(Politics breeds strange box fellows: flanking the Presidential Box at the Kennedy Center at last night’s Kennedy Center Awards: from left, Twyla Tharp, Roger Daltrey, Pete Townshend, Barbra Streisand, Morgan Freeman, George Jones, The First Lady, President Bush.)

Last night the Kennedy Center Awards were conferred at the usual black tie ceremony and taped for later broadcast — in this case on 30 December.

These awards, which are rarely far from the adjective “distinguished,” were created in 1971 as a fundraising gimmick by TV packagers George Stevens Jr., (who is still the producer) and his partner Nick Vanoff.

The Kennedy Center’s website, while not short on hyperbole, is direct about the linkage:

Since their inception in 1978, the Kennedy Center Honors have redefined America’s perception of its artistic legacy and reinvented the way this nation rewards its artists. The Honors have been compared to a knighthood in Britain, or the French Legion of Honor–the quintessential reward for a lifetime’s endeavor. At the same time, the annual addition of new names to the roster of Honors recipients charts the international standard of excellence set by America’s artists, as well as the aesthetic inspiration provided by artists of other nations who have achieved prominence on these shores.

The annual Honors gala is an evening without categories, without disappointments, and without competition. And the Honors telecast, aired during the week between Christmas and New Year’s, is a perennial Emmy nominee. It serves for millions of American arts lovers as the year’s crowning event, paying tribute to our nation’s preeminent artists with performances by the great stars of today who have followed in their footsteps.

The Honors gala is the Kennedy Center’s most important annual fundraising event, supporting its performing arts, education, and outreach programs.

This year’s laureates include

  • Barbra Streisand
  • George Jones
  • Morgan Freeman
  • Twyla Tharp
  • Pete Townshend and Roger Daltrey of The Who
Far be it from me to be churlish —must less during the holiday season— but “Pete Townshend and Roger Daltrey of The Who”?    (And, on the basis of this logic, why did last year’s award not go to “Brian Wilson of the Beach Boys”?  Only the most unreflective fan would claim that Mr. Daltry’s contribution to the originality of The Who was on an equal footing with Mr. Townshend’s.) (The relative seriousness of their contributions can be seen in David Segal’s interesting outtake interview transcripts published in the Washington Post.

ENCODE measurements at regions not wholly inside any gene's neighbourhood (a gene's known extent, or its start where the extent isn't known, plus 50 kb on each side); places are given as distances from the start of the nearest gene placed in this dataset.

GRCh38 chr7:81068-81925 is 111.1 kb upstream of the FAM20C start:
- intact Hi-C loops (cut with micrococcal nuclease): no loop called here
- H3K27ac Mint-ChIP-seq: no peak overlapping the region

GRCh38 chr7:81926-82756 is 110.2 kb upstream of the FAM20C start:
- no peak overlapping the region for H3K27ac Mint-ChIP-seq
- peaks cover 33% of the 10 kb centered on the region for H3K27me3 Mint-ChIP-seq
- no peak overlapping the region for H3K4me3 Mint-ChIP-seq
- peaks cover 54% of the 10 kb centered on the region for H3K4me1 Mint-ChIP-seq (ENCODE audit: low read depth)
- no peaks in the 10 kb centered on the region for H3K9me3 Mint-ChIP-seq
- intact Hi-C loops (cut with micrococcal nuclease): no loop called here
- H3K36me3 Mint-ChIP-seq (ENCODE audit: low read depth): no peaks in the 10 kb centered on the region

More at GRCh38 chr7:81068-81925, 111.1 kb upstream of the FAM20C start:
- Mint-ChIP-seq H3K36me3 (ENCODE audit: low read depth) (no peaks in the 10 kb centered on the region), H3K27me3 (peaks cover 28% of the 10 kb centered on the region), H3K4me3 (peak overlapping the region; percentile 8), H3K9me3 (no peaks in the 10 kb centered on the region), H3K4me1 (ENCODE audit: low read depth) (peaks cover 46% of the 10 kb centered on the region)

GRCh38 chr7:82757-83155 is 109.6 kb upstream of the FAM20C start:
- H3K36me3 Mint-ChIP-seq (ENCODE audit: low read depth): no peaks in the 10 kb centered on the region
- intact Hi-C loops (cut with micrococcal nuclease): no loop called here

I understand that John Entwhistle and Keith Moon, the supergroup’s other members, have passed on to an eternal (and unpackaged) reward.  And I am second to no man in my enthusiasm for the band  (OK, perhaps to a few men; my enthusiasm is great but not unbounded).  And my cap is off to Messrs. Daltry and Townshend for their very considerable philanthropic accomplishments.  Nor am I unaware that the Queen has invested Mr. Daltrey —but not his colleague— as Commander of the Order of the British Empire (CBE).

But I’m still not exactly sure how or why The Who have the necessary standing for this Kennedy Center Award.  Purists may carp that, after having to choose five living individuals every year for the last thirty-one years, the pool of available greatness has necessarily begun to thin.  In fact, I think the consistent caliber of the Awardees has been impressive.

In a world where Odetta died without having received a Kennedy Center Award, and where Etta James, Joan Baez, Judy Collins, John Hiatt, Crosby, Stills, Nash, and Young (singularly or on his own) and so many others are still, thankfully, very much with us, but still unrecognized by a Kennedy Center Award, I find it hard to believe —and a little hard to take— that The Who, however worthy, stands higher in this particular order of precedence.